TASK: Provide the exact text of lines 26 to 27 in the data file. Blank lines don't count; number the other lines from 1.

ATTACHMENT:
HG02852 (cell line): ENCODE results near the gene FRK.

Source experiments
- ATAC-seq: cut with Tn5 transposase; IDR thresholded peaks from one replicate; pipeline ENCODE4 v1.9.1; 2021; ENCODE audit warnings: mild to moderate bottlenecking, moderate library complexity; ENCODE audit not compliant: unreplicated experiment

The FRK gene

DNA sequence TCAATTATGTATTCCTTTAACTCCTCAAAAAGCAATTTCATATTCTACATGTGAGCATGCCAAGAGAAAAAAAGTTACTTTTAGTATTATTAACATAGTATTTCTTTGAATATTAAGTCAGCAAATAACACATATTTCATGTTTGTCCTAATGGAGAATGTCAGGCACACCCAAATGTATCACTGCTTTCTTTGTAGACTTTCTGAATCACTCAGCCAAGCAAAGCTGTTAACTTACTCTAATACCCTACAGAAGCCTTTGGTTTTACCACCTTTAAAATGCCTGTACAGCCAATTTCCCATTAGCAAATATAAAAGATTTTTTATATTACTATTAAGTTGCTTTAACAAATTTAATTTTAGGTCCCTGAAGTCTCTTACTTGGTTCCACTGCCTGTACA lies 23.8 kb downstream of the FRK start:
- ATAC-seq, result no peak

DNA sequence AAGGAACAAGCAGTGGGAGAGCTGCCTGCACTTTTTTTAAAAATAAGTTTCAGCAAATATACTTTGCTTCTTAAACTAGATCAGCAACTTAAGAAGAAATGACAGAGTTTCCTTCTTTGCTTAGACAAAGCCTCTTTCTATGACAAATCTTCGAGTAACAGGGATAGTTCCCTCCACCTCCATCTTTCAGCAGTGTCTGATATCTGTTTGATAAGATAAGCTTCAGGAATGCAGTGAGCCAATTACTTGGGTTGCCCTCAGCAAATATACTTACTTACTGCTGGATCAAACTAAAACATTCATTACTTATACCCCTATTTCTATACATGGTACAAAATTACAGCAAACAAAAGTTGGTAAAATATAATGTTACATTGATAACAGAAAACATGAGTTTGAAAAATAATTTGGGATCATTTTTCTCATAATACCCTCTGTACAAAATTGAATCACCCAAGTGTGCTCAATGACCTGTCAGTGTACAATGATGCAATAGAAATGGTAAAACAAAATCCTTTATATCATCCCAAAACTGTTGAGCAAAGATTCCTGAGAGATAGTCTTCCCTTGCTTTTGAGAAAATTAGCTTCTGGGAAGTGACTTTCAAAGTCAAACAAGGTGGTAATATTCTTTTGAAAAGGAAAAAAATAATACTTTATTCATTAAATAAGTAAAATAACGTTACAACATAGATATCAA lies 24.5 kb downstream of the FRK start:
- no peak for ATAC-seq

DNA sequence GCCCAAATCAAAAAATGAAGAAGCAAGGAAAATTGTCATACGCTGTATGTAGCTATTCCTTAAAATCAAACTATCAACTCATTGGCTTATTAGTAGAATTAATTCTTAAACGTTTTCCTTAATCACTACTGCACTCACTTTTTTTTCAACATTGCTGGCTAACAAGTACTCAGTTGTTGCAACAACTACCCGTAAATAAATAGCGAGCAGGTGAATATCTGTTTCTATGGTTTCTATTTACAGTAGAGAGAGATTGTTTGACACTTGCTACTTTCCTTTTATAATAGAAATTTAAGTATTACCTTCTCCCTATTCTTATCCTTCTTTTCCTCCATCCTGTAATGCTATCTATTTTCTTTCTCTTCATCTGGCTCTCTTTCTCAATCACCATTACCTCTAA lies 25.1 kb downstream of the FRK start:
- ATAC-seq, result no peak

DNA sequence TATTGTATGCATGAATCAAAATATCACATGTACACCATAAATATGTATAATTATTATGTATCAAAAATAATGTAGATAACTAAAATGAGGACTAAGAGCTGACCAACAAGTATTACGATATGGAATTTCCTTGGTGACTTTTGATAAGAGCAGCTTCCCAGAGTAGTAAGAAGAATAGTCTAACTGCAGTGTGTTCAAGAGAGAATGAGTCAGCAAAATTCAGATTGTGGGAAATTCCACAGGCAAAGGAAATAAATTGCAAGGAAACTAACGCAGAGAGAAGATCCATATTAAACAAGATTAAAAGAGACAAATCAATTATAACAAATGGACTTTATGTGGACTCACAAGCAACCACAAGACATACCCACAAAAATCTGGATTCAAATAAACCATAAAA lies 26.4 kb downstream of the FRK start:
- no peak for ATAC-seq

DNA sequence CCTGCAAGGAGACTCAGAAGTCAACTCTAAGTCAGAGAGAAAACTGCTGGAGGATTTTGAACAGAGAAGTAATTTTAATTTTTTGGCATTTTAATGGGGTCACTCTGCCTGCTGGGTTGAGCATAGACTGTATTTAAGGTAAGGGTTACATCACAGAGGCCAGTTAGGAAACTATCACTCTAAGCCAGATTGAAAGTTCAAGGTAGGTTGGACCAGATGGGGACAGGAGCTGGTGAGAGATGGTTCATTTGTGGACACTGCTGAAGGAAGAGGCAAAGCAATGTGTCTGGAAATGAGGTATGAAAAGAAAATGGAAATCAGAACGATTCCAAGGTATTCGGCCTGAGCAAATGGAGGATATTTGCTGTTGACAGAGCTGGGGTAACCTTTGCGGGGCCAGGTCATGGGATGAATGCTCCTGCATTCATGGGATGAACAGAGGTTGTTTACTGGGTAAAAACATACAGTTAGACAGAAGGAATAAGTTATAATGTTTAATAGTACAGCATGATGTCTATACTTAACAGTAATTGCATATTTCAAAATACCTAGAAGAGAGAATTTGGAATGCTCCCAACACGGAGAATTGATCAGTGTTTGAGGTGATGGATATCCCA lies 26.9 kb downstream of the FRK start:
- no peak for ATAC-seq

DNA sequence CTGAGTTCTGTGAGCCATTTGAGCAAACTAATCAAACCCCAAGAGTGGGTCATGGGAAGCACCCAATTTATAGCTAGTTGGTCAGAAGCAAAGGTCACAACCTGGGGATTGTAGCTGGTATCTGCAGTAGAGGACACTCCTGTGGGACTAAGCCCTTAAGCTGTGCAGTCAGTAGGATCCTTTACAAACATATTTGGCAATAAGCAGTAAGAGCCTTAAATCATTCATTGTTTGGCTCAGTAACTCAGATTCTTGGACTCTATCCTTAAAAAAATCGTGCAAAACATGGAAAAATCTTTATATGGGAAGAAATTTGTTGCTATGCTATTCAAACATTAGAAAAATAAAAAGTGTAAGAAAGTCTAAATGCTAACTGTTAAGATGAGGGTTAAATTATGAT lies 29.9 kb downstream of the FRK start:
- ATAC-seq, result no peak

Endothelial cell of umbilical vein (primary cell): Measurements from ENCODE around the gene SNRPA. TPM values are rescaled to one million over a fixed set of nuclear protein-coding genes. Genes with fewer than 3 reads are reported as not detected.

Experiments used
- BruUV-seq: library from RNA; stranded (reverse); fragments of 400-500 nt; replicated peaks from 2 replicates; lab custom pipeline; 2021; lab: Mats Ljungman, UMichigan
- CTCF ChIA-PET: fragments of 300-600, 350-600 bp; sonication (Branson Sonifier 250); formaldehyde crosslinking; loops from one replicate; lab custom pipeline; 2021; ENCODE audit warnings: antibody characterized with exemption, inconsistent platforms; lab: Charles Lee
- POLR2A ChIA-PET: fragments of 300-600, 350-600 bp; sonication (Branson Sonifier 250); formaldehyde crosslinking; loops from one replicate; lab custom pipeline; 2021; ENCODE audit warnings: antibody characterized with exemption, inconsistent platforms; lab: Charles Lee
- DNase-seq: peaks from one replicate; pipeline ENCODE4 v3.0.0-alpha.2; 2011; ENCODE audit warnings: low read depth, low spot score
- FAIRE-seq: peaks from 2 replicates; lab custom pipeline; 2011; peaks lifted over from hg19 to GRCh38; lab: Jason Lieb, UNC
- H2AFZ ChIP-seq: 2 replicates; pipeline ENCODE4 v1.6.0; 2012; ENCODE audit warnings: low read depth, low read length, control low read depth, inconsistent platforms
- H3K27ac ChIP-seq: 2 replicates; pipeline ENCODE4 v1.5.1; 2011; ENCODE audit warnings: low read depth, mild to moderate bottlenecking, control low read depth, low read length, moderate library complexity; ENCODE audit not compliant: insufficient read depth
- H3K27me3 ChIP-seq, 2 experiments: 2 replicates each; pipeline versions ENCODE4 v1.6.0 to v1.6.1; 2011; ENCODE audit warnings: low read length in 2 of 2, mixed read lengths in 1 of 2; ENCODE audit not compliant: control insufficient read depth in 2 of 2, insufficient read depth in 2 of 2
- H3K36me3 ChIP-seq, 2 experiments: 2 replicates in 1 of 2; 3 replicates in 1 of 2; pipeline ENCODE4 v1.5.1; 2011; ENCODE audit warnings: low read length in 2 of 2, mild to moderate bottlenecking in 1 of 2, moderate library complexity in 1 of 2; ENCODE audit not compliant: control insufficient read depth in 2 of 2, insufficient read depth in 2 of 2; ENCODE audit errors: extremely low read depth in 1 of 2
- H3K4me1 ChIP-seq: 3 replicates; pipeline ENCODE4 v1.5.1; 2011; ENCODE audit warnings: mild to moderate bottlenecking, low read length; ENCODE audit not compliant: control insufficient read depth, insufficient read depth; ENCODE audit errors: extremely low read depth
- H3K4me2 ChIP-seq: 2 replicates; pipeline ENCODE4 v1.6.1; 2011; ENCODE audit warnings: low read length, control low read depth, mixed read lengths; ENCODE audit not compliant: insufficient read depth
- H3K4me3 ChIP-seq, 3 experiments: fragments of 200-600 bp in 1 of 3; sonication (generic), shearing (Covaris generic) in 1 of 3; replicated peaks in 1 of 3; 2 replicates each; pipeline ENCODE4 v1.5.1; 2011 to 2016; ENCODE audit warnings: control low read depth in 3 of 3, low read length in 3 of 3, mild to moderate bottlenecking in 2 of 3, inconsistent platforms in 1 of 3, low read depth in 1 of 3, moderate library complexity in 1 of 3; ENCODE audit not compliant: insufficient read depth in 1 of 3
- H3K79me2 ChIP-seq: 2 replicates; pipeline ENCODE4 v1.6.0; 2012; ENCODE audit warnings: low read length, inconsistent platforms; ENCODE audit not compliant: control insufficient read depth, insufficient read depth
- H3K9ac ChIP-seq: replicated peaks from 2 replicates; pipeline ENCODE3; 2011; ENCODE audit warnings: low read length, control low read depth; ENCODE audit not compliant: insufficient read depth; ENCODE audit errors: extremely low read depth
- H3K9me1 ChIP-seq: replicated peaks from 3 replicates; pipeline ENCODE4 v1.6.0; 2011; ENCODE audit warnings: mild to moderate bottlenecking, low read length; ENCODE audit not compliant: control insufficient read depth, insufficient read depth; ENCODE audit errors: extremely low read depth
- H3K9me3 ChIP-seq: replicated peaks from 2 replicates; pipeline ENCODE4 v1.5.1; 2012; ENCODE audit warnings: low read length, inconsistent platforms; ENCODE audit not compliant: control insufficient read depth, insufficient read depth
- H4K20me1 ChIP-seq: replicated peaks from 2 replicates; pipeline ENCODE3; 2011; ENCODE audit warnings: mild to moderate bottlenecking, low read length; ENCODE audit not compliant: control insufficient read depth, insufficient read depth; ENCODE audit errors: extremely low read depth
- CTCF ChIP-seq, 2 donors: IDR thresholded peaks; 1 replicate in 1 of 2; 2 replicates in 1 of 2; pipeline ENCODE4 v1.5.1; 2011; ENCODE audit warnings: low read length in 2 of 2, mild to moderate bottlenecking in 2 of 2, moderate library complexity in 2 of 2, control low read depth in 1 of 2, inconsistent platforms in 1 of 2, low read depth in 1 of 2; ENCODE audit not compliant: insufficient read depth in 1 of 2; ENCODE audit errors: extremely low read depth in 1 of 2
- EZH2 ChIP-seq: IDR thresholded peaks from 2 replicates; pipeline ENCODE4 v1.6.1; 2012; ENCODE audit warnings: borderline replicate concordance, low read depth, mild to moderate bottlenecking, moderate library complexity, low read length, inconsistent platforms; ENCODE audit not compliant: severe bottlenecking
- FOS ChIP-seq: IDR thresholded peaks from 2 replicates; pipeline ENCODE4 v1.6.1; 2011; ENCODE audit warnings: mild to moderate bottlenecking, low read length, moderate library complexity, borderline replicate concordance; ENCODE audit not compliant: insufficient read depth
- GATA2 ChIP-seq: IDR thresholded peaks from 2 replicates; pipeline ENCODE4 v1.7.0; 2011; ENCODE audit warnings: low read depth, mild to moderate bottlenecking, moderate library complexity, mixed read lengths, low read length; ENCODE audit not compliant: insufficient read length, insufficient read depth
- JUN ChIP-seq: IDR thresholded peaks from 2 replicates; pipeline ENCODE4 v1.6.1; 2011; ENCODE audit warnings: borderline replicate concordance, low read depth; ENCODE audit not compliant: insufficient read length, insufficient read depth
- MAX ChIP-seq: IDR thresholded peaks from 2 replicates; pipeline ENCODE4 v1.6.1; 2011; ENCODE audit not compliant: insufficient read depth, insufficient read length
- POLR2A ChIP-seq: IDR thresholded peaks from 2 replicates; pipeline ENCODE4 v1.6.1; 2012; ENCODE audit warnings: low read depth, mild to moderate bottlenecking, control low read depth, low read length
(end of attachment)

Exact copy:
- H3K27me3 ChIP-seq, 2 experiments: 2 replicates each; pipeline versions ENCODE4 v1.6.0 to v1.6.1; 2011; ENCODE audit warnings: low read length in 2 of 2, mixed read lengths in 1 of 2; ENCODE audit not compliant: control insufficient read depth in 2 of 2, insufficient read depth in 2 of 2
- H3K36me3 ChIP-seq, 2 experiments: 2 replicates in 1 of 2; 3 replicates in 1 of 2; pipeline ENCODE4 v1.5.1; 2011; ENCODE audit warnings: low read length in 2 of 2, mild to moderate bottlenecking in 1 of 2, moderate library complexity in 1 of 2; ENCODE audit not compliant: control insufficient read depth in 2 of 2, insufficient read depth in 2 of 2; ENCODE audit errors: extremely low read depth in 1 of 2